Next Wednesday night, Park Slope’s Community Bookstore hosts a reading by The Alzheimer’s Poetry Project, which here in New York works with groups of affected seniors to create poems in English, Hebrew, Spanish and Yiddish. The reading, which will feature poems and reflections from several group leaders, is in conjunction with the release of Nútreme Hoy (Nurture me Today), a new anthology in Spanish. I emailed a few questions to the program’s founder, Gary Glazner.
What, exactly, does the Alzheimer’s Poetry Project do?
The APP performs and creates poetry with people living with Alzheimer’s disease and related dementia. We work mainly in assisted living and adult day care centers and have done programming in 20 states and internationally in Germany. We have trained over 3,000 healthcare workers and family member in how to use poetry to connect with their clients and loved ones.
To perform the poems we use a “call and response” technique where the session leader recites a line of poetry and has the group echo the line back. This works really well with people in all stages of dementia, but is especially effective when working with people in late stage whose language skills might be reduced. This connection to the oral tradition of poetry goes back to how poetry was used before written language. I am thinking especially of how someone like Homer kept the history of the Greeks in epic poetry or you might say in chunks of rhymed, rhythmic information.
To create a group poem we choose a classic poem as the model and then ask an open-ended questions around the subject matter of the poem. For example, with “Daffodils” by Wordsworth, which celebrates spring, we might ask what spring smells like, tastes like, sounds like, looks like and feels like. The group’s answers become the lines of the poem.
We then perform the newly created poem with the group. If people’s language skills are reduced to the point where they have trouble answering, or the dementia has progressed to the point were they are not able to hold the question in their mind long enough to formulate an answer, we often take their hand and recite a section of the model poem with them and in this way they are able to participate and be successful in the workshop. This is important as it allows us to work with people in very late-stage dementia.
There’s a really moving, thoughtful description of an Alzheimer’s writing workshop in Don DeLillo’s Falling Man (“the handwriting that might melt into runoff”), and the recent Korean film Poetry similarly focused on an increasingly senile woman trying to reconcile her life through a poetry workshop. Both works make me think a lot about writing’s connection to memory, cognition and mortality. Is the project’s goal, or was the project’s inspiration, fostering a kind of continuity through poetry?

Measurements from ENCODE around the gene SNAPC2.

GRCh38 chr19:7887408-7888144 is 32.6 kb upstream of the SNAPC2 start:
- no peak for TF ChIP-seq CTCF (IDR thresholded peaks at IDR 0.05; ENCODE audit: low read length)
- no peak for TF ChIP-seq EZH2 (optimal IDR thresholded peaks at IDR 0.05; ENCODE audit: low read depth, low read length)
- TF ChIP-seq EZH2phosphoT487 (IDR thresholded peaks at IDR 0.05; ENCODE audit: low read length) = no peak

The goal is primarily an issue of quality of life. We also challenge ourselves to push what we believe it is possible for people with memory loss to create. For me as a poet it is an amazing place to be, to be able to work with people at the end of their lives and to be able to work with healthcare workers and family members. There is a subtext to the project to make poetry useful to one’s community. I think of poetry’s connection to memory, as evidenced by the Greeks’ use of poetry and today, with the African tradition of the Griot as community historian and of course in hip-hop’s use of rhyme and rhythm in telling the stories of their community.
How has the project’s roster of poets and others come together?
We do outreach to like-minded literary groups and poets and offer training in using poetry with people with memory loss and in how to write grants and fundraise.
Has it always been a multilingual project, or did it become so?
The project started in Santa Fe, New Mexico so it was a natural to expand into Spanish-language programming. As people shift into late-stage dementia, even if they are bi-lingual they often revert back to their native language, so making the project multilingual helps us better serve them.
I imagine it must be a demanding project, logistically and emotionally.
No matter how down I am or drained by the financial reality of living in New York after a poetry session I am always high. I really do get more out of it than the participants. It is a wonderful experience to see someone with dementia smiling and laughing from poetry.
Do you have a poem from the most recent anthology you’d be willing to share with us?
Here is a poem created by the poetry group at the Latino Geratric Center in Milwaukee from our new Spanish anthology. We performed this dicho using “call and response” with the group, then asked them to describe their first kiss.
Pan es pan, queso es queso
no hay amor si no hay un beso.
Bread is bread, cheese is cheese,
there is no love without a kiss.
When I was a child,
I would ask my parents for bread and cheese.
They could not give it to me.
But they could give me love.
My first boyfriend, we only held hands.
Love is greater than bread and cheese.
When I went to the store,
there was no bread or cheese.
But I found a girl to kiss.
I would wait down by the river,
my girlfriend would come to get water for her family,
then we would kiss.
I told him, you can kiss me here.
(she points to her cheek.)
You can kiss me here.
(she points to her lips.)
But you don’t kiss me below here.
(She draws a line across her neck.)
When you are a teenager
At 14, 15, or 16 you dream a lot
But at 18 you already know
to say yes or no,
then you can eat your dessert.